out = m2D.dot(n2D).reshape(m0,m2,n1,n3).swapaxes(1,2)

Runtime test -

Scaling the input arrays to 10x shapes :

In [85]: m = np.random.rand(20,20,20,20)

In [86]: n = np.random.rand(20,30,20,20)

# @Daniel F's soln with einsum
In [87]: %timeit np.einsum('ijkl,jmln->imkn', m, n)
10 loops, best of 3: 136 ms per loop

In [126]: %timeit np.tensordot(m,n, axes=((1,3),(0,2))).swapaxes(1,2)
100 loops, best of 3: 2.31 ms per loop

In [127]: %timeit np.tensordot(n,m, axes=((0,2),(1,3))).transpose(2,0,3,1)
100 loops, best of 3: 2.37 ms per loop

In [128]: %%timeit
     ...: m0,m1,m2,m3 = m.shape
     ...: n0,n1,n2,n3 = n.shape
     ...: m2D = m.swapaxes(1,2).reshape(-1,m1*m3)
     ...: n2D = n.swapaxes(1,2).reshape(n0*n2,-1)
     ...: out = m2D.dot(n2D).reshape(m0,m2,n1,n3).swapaxes(1,2)
100 loops, best of 3: 2.36 ms per loop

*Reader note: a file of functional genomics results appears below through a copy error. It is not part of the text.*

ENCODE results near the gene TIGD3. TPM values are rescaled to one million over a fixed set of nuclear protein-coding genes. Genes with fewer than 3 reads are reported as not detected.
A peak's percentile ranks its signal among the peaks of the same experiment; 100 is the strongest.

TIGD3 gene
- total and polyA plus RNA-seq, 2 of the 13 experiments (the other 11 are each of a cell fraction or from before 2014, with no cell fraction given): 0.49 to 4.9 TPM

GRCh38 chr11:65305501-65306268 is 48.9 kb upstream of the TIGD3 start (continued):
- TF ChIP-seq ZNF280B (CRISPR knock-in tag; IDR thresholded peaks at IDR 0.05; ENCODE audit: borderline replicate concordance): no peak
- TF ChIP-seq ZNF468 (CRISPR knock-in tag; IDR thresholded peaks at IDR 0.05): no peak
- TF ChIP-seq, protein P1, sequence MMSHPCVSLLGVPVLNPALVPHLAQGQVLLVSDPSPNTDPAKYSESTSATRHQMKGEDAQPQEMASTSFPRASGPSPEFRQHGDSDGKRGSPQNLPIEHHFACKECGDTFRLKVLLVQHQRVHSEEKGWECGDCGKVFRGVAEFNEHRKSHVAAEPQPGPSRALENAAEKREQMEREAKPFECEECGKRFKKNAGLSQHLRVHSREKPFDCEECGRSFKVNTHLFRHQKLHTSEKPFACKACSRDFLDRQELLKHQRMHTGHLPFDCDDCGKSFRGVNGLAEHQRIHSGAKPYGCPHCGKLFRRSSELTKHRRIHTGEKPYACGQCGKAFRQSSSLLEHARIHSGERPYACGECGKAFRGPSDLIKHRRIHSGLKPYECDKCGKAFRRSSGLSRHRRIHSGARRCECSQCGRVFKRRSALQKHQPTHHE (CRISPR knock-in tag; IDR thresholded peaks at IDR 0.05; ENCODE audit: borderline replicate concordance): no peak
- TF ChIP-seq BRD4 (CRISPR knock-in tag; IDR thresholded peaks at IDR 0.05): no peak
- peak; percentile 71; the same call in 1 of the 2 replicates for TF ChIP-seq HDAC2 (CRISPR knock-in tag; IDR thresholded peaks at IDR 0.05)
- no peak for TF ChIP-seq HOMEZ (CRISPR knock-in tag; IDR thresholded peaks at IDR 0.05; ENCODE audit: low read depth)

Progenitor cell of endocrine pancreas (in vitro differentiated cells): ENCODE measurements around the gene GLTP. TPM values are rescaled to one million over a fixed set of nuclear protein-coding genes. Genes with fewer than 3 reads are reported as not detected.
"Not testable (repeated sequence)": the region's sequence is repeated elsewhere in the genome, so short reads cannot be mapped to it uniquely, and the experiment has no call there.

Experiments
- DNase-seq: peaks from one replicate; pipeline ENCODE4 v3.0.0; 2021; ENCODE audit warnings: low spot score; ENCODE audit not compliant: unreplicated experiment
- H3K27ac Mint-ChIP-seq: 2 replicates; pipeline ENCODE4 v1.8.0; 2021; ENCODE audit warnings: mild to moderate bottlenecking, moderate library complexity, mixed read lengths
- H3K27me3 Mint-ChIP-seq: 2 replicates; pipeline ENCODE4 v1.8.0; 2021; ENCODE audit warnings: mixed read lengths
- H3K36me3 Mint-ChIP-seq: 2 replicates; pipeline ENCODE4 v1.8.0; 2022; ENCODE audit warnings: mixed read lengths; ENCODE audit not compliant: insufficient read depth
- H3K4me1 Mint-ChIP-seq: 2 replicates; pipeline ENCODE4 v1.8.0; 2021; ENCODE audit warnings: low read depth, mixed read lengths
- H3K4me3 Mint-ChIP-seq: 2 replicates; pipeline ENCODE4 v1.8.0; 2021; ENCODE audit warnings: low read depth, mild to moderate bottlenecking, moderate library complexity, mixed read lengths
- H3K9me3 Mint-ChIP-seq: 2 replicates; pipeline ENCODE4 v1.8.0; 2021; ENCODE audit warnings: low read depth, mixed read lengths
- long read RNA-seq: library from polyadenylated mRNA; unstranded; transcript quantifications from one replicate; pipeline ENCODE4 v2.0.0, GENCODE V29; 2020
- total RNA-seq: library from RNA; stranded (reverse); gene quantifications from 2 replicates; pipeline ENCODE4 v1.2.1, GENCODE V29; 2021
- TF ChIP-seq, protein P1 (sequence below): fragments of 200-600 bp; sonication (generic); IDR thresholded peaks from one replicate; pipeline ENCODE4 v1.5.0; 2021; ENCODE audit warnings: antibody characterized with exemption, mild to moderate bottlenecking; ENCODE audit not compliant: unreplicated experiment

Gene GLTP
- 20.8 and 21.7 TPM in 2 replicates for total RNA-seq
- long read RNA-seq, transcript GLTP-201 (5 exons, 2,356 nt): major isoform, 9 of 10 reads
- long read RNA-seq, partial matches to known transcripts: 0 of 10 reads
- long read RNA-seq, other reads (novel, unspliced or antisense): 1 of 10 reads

2
  • I could see that an axis swap of some sort might do it but I didn't go down that path as I thought tensordot could do it without rearranging. Why such a big difference in speed between einsum & tensordot?
    – 4bears
    Dec 11 '17 at 14:52
  • 1
    @AndrewForbes To see how tensordot "spreads out" the leftover axes, here's a relevant post - stackoverflow.com/a/41871402.
    – Divakar
    Dec 11 '17 at 14:53
2

Just to demonstrate that broadcasting also works:

(m[:, :, None, :, :, None] * n[None, :, :, None, :, :]).sum(axis=(1,4))

But the other solutions posted are probably faster, at least for large arrays.